Like, we are literally just going to have cupcakes and play pin-the-badge-on-the-policeman using a kitchen towel as a blindfold. Is that okay? I feel like I'm going to get arrested by Pinterest if I even try something like that in this day and age.


Judging by this composition my 1st grader brought home, her class must be learning how to structure a paragraph with an introduction, supporting sentences, and a conclusion.

Big family antics, toddler messes, funny elementary school writing prompts, and more in this week's edition of 7 Quick Takes! #7quicktakes #7qt
The most serious essay including the words "pocket" and "wocket" that you'll ever read.

As a writer, I basically love this.

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NutHouse said...

Where we live there is a company where 5 retired firefighters bought an old fire truck and take it to birthday parties. The kids can explore it, they spray the hose and at the end they birthday child and kid guests get a ride around the block. I looked them up and it was only $50 for that basic package.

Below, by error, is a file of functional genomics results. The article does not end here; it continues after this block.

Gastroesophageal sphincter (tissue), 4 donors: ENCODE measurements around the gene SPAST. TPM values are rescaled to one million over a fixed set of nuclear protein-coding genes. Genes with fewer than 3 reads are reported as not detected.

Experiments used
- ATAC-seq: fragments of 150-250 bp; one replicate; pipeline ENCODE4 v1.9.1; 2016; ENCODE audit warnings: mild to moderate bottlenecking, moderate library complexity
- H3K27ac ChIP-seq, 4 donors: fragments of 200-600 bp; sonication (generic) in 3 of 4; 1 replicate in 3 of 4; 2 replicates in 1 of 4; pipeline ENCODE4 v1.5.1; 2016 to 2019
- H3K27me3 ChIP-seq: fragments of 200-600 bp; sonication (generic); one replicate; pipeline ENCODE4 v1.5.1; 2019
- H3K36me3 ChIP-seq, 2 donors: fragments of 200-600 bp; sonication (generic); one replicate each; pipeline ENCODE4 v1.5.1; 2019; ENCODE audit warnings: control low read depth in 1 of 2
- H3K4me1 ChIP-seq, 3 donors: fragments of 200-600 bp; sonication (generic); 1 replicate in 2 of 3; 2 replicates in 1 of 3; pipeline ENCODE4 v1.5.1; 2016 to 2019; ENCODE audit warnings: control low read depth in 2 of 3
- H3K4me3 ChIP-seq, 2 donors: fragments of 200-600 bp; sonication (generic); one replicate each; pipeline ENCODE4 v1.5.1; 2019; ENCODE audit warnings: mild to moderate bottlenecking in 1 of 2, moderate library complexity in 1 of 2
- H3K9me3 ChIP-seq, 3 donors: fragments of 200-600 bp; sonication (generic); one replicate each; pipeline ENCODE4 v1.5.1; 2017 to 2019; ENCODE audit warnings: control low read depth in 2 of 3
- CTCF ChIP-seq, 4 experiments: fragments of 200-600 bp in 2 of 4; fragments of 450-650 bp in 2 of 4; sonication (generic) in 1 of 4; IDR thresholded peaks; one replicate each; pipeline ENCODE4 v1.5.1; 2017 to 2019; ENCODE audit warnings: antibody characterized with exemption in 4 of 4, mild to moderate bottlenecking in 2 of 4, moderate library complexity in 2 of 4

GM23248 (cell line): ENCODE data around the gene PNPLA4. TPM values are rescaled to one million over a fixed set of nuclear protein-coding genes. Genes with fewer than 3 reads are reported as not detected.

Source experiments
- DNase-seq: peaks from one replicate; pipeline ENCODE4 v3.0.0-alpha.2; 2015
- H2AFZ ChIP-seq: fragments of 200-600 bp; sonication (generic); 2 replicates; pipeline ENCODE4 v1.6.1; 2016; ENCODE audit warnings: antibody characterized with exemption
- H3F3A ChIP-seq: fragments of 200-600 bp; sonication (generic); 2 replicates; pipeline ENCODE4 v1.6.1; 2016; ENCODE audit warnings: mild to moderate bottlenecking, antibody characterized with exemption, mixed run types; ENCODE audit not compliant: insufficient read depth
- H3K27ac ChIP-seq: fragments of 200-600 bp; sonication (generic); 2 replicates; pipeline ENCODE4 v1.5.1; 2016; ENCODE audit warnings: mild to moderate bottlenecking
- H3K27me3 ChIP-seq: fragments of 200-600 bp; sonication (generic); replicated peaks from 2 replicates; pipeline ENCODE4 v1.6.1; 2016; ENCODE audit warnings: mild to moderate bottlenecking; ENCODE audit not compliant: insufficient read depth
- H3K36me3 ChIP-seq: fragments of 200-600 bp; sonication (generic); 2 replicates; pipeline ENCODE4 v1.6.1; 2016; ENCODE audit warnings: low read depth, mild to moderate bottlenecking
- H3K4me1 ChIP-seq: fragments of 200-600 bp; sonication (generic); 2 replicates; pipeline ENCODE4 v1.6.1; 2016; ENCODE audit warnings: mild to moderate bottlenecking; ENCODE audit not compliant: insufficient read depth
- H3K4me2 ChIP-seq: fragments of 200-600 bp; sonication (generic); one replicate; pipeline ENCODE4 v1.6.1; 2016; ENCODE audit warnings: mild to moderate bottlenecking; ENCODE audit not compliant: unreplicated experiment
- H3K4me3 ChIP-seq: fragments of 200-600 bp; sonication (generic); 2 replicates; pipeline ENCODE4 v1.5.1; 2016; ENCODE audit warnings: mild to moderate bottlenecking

Diana Dye said...

I let my five year old plan her own party this year. Aside from having to draw a unicorn for a game 2 hours before, it was the lowest stressed party we've ever had. She wanted to watch a movie and eat popcorn with her 2 little friends. Done. Who are we planning these elaborate and expensive parties for?

Katie said...

My daughter requested a "rainbow unicorn princess" party this year. So, that will be fun.

Rosie said...

If you accidentally lock a child in the car with your keys, the fire department will come get them out for free. Not that you should do that for the party, but it *would* be convenient timing...

AnneMarie said...

I've never heard of Global Play Day before, and while I do appreciate the thought, I also think it perhaps is a bit dramatic to go from no play to an entire day of play. I'm with you that it would be much better to instead integrate play in every single day of the school year! That sign in the restroom is so funny, and the picture your child drew of the Baptism of Jesus is adorable!

Jenny Evans said...

Well, that sounds freaking awesome. Where can I sign up for THAT?

Jenny Evans said...